This article was submitted for the May / June 2005 issue of the newsletter.
COLUMBUS TO SPEND $2-3 BILLION ON
UPGRADING THE SEWERS
– WILL IT STOP DISCHARGES?
By , Sierra Club Water Quality Coordinator, Columbus
The Columbus Division of Sewerage and Drainage (DOSD) is
required by judicial consent orders to submit extensive
planning documents to Ohio EPA on July 1, 2005. The
Sierra Club is advocating to stop discharges of full
strength sanitary sewage and reduce discharges of dilute
Overflows occur commonly. In January of 2005, DOSD
reported 154 sanitary sewer overflows (SSOs) of
undiluted untreated sewage. Two overflows were reported
in Berliner Park on “various dates between Jan. 3 and
Jan. 14”. Berliner Park is one of the largest softball
facilities in the country. Ball diamonds were flooded by
raw sewage and storm water, which surged across Route 71
and shut the highway. DOSD gave no total for number of
overflows, locations of manholes, or volumes of raw
sewage discharged. Nor was there any public explanation
of how and why raw sewage sludge appeared inches deep on
fields where children hope to play ball. The public
needs to know how planned construction will prevent
future incidents like this.
The City has not provided specific plans, but the price
tag is rising. Estimates which started at $1 billion
have climbed to $2-3 billion. Consultants are analyzing
effects of rate increases, but there are no specific
proposals to reduce impacts on citizens most sensitive
to rate hikes.
On March 2 DOSD held the second of three public meetings
to inform citizens of the city’s upgrade plans and to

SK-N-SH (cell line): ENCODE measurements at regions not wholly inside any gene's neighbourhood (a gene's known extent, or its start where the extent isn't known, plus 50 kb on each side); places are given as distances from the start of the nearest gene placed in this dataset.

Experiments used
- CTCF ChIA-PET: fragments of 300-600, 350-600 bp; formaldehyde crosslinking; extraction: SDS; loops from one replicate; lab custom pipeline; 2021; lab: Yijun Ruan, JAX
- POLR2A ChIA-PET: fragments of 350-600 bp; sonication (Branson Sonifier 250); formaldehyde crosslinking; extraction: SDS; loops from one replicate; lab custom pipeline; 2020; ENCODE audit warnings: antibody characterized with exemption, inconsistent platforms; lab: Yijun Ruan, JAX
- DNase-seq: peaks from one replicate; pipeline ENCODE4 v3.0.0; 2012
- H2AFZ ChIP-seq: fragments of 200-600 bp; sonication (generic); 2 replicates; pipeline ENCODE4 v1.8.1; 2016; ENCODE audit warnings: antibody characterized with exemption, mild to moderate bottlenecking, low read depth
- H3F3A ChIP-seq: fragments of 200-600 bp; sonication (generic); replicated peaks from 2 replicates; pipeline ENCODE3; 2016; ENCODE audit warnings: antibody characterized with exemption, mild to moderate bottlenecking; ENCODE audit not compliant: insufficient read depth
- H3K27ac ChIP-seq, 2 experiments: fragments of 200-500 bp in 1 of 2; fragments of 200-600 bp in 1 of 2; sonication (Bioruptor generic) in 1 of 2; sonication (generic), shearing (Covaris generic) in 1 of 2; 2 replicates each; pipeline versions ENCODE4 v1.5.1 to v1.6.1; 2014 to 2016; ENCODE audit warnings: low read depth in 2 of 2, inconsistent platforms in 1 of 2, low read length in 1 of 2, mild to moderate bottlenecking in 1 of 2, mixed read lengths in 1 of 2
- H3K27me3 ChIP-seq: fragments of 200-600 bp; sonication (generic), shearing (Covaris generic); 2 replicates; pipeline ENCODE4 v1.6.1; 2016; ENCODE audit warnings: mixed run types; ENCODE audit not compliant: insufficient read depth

ask for public input. Three public meetings are all that
Ohio EPA has required of DOSD in a year of planning, and
OEPA has not required the city to incorporate any public
suggestions into their plans. The Sierra Club has the
following concerns that the city must more fully
Expand and enhance treatment plants; explore adding
another. Increasing Columbus’ capacity to fully treat
sewage is key. Although larger pipes to carry and store
it can help, lack of capacity to fully treat sewage and
dispose of the resulting solids is a major constraint.
Design for full treatment alternatives, not “blending”
or “high rate treatment”. Blending relies on dumping of
partially treated sewage. It has not been approved by
the state or federal government and should not be (see
article “Blending Updates” in this Ohio Sierran).
Stop overflows of raw sewage and backups into
basements caused by lack of capacity. Reduce overflows
of dilute sewage and bypasses around the treatment
Separate storm water out of the combined sewer system.
Build public information, input, and involvement.
Create a central DOSD library for document access and
information requests. Post more information on the DOSD
website. Include consistent, meaningful public
participation throughout the planning process.
Collect data necessary for accurate planning to stop
sewage overflows and systemic basement sewage backups.
Make information available to the public on sewage